Tuesday, December 6, 2022

When Setting Doubles As A Character in the Book You're Writing

by PeggySue Wells @PeggySueWells

Characters in a story think, feel, and act. When a setting acts on the story, the setting takes on a character-like role. 

Settings come in four types: passive, active, like a character, and when the setting is the story.

Setting is
  • Time 
  • Place
  • Surroundings
  • Mood
  • Cultural nuances
  • Historical period
  • A backdrop for a story

While a passive setting is nearly invisible such as 
  • In the cockpit
  • Beside the waterfall
  • Under the table

A setting can be as three-dimensional as a character.
  • The Atlantic Ocean is a force to contend with for the nineteenth century whaling ship, Pequod, in Moby Dick.
  • Wonderland is a perpetual curiosity Alice must survive in Louis Carroll’s Alice’s Adventures in Wonderland.
  • The High Uintas Wilderness is a wildly unforgiving force to contend with in Charles Martin’s disaster romance, The Mountain Between Us. 

Settings that function like a character exhibit moods, reactions, and responses. 

For instance, the novel Chasing Sunrisetakes place mostly on St. Croix. From manchineel trees to hurricanes, the setting continually interacts with the characters, often forcing our hero to decide between two bad choices.
  • As three-dimensional as a character, St. Croix is
  • Moody. Warmer temperatures dictate clothing, foods, and activities. 
  • Reacting. Air pressure, temperature, wind, and the movement of the surrounding sea determine availability of fresh water and the frequency of destructive hurricanes.
  • Limited. There are only two cities on St. Croix, no freeways, and a single airport with few flights.
  • Contained. As an island, there is a clear beginning and end to the area. Depending on weather, distance, and convenience, the island is isolated from resources.
  • Responding. Immediately off-shore is the mile deep wall, and environmental conditions for sea life including coral reefs and an abundance of conch. On shore, the island is one of the few places nurturing the poisonous manchineel tree.

“Manchineel are usually found near the beach,” Jerry intoned. “An attractive tree with shade and apples, but they are very dangerous.”


“Deadly to everyone except a species of land crab.”

Michael thought about the intrepid little crab holed up in the tree stump.

“The fruit is fatal if eaten,” Jerry continued. “Columbus discovered the danger after several of his men died.” 
Michael examined the damage the sap caused to his hand. “If it’s so dangerous, why not get rid of the tree?”

“That’s just as dangerous.” Jerry shook his head. “Maybe more. The tree and its parts contain strong toxins. Standing beneath the tree during rain may cause blistering. Cutting the tree gets the poisonous sap everywhere. Burning the tree causes blindness if the smoke reaches the eyes. Inhaling the smoke blisters the nose, mouth, and respiratory system.”

“Flippin’ nuisance,” Michael groused. 

The islanders call themselves Cruzans and speak a lyrical Creole dialect consisting of English with heavy influences of Portuguese, French, Danish, and Dutch.

Having been owned by six different cultures, St. Croix reflects the styles and customs of their history from the remnants of 200 sugar plantations to the calypso drums and dancing mocko jumbies.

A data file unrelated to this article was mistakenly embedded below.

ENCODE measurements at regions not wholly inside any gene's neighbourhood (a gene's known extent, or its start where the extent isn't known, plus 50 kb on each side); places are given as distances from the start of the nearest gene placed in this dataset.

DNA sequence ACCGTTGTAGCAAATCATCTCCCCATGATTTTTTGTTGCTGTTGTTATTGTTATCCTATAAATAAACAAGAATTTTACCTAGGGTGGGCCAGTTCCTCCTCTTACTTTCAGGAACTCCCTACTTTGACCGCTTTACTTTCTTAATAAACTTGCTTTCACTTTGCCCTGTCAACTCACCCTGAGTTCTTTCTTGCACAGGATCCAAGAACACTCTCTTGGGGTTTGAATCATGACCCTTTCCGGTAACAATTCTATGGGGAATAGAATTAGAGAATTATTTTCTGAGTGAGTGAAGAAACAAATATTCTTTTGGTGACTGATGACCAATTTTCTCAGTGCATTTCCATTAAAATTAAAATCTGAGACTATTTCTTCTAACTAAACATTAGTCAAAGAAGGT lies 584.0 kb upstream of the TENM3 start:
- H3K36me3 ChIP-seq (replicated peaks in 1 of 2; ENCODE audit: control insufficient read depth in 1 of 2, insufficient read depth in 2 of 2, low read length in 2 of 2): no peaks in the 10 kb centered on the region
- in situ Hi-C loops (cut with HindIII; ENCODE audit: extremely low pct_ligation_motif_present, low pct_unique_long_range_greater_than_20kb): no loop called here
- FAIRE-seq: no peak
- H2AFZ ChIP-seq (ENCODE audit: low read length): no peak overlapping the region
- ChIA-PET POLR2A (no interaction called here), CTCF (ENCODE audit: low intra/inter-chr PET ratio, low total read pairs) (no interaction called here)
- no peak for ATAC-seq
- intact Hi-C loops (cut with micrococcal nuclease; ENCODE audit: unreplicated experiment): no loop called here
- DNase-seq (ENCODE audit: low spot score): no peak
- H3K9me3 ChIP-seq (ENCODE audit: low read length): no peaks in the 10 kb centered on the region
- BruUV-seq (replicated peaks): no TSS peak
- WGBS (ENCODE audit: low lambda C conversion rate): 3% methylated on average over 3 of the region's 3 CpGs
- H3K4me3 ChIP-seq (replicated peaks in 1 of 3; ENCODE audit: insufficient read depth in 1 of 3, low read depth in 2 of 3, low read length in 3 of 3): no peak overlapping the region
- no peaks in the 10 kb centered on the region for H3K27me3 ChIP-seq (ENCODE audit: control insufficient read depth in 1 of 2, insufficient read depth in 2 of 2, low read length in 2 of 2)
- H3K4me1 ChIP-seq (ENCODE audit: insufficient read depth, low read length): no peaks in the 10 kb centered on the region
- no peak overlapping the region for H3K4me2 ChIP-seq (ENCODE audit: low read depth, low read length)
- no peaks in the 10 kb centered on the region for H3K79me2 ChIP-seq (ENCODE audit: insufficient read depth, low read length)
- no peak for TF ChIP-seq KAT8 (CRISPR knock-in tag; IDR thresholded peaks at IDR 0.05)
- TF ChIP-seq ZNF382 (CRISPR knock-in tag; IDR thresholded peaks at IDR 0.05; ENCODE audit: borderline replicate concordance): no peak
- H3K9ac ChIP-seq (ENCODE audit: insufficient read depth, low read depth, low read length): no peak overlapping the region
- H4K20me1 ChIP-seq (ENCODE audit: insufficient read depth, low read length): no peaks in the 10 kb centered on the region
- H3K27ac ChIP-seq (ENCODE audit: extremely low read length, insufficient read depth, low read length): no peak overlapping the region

The steel drums beat an intoxicating rhythm and four mocko jumbies made their long-legged entrance. Dressed entirely in white, each wore a wide-brimmed hat over a masked face. Below a flowing blouse, loose cotton pants extended for yards from the dancer’s waist to the floor. Balancing on stilts ten feet high, the mysterious entertainers gamboled among the tables. 

“They look like the Ku Klux Klan on stilts,” Bryce observed.

“Mocko jumbies represent a spiritual, ancient African art form,” Elise explained. “They are an icon of Virgin Island culture.”

Towering above their audience, the limber mocko jumbies expertly spun, skipped, and swayed to the irresistible beat of the calypso music. Like a frolicking daddy-long-legs, one of the troupe circled their table. 

Where can you place your story so that the backdrop is so interactive that the setting is as three-dimensional as a character? 

Tropical island votary and history buff, PeggySue Wells parasails, skydives, snorkels, scuba dives, and has taken (but not passed) pilot training. Writing from the 100-Acre Wood in Indiana, Wells is the bestselling author of thirty books including The Slave Across the Street, Slavery in the Land of the Free, Bonding With Your Child Through Boundaries, Homeless for the Holidays, Chasing Sunrise, and The Ten Best Decisions A Single Mom Can Make. Founder of SingleMomCircle.com, PeggySue is named for the Buddy Holly song with the great drumbeat. At school author visits, she teaches students the secrets to writing and speaks at events and conferences. Connect with her at www.PeggySueWells.com, on Facebook at PeggySue Wells, and LinkedIn at linkedin.com/in/peggysuewells

Featured Image: Photo by Harry Cunningham on Unsplash


  1. You are a master a creating settings!

    1. As writers, we are always learning and honing our craft. Thank you for your kind words.

  2. Where is your current work in progress set?

    1. I'm wrapping up book 3 in the Marc Wayne series, Unnatural Cause, that takes the reader to Jellico Tennessee for the site of the worst troop train wreck in the US, the Secret City, and a stop on the island of Edisto. Thanks for asking! Where is your WIP set?